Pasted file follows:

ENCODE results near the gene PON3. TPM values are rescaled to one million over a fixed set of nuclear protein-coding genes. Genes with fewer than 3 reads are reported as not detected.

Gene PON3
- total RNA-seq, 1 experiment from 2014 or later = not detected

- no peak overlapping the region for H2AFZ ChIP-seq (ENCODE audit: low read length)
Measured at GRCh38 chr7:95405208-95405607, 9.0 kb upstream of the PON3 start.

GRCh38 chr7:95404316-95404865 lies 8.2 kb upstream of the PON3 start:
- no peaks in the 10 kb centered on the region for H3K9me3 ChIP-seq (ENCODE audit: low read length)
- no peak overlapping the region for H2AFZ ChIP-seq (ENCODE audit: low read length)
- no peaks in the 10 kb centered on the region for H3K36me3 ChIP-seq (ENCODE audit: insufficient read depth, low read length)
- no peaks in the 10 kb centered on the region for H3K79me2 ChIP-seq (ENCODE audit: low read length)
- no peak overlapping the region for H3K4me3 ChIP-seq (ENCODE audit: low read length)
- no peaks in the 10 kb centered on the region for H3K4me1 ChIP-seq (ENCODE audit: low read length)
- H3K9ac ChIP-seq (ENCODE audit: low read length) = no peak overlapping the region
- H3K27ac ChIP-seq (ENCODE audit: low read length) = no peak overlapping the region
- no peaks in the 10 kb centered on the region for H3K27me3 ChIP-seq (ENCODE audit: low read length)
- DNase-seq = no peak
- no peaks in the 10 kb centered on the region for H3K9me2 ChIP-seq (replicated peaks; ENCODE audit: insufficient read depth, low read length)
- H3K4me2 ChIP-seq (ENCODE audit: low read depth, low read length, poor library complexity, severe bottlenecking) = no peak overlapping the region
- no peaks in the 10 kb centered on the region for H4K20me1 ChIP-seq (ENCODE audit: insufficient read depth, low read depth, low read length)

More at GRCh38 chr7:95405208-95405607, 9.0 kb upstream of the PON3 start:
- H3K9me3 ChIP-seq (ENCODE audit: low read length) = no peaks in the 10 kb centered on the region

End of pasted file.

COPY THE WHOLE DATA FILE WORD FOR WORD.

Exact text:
ENCODE results near the gene PON3. TPM values are rescaled to one million over a fixed set of nuclear protein-coding genes. Genes with fewer than 3 reads are reported as not detected.

Gene PON3
- total RNA-seq, 1 experiment from 2014 or later = not detected

- no peak overlapping the region for H2AFZ ChIP-seq (ENCODE audit: low read length)
Measured at GRCh38 chr7:95405208-95405607, 9.0 kb upstream of the PON3 start.

GRCh38 chr7:95404316-95404865 lies 8.2 kb upstream of the PON3 start:
- no peaks in the 10 kb centered on the region for H3K9me3 ChIP-seq (ENCODE audit: low read length)
- no peak overlapping the region for H2AFZ ChIP-seq (ENCODE audit: low read length)
- no peaks in the 10 kb centered on the region for H3K36me3 ChIP-seq (ENCODE audit: insufficient read depth, low read length)
- no peaks in the 10 kb centered on the region for H3K79me2 ChIP-seq (ENCODE audit: low read length)
- no peak overlapping the region for H3K4me3 ChIP-seq (ENCODE audit: low read length)
- no peaks in the 10 kb centered on the region for H3K4me1 ChIP-seq (ENCODE audit: low read length)
- H3K9ac ChIP-seq (ENCODE audit: low read length) = no peak overlapping the region
- H3K27ac ChIP-seq (ENCODE audit: low read length) = no peak overlapping the region
- no peaks in the 10 kb centered on the region for H3K27me3 ChIP-seq (ENCODE audit: low read length)
- DNase-seq = no peak
- no peaks in the 10 kb centered on the region for H3K9me2 ChIP-seq (replicated peaks; ENCODE audit: insufficient read depth, low read length)
- H3K4me2 ChIP-seq (ENCODE audit: low read depth, low read length, poor library complexity, severe bottlenecking) = no peak overlapping the region
- no peaks in the 10 kb centered on the region for H4K20me1 ChIP-seq (ENCODE audit: insufficient read depth, low read depth, low read length)

More at GRCh38 chr7:95405208-95405607, 9.0 kb upstream of the PON3 start:
- H3K9me3 ChIP-seq (ENCODE audit: low read length) = no peaks in the 10 kb centered on the region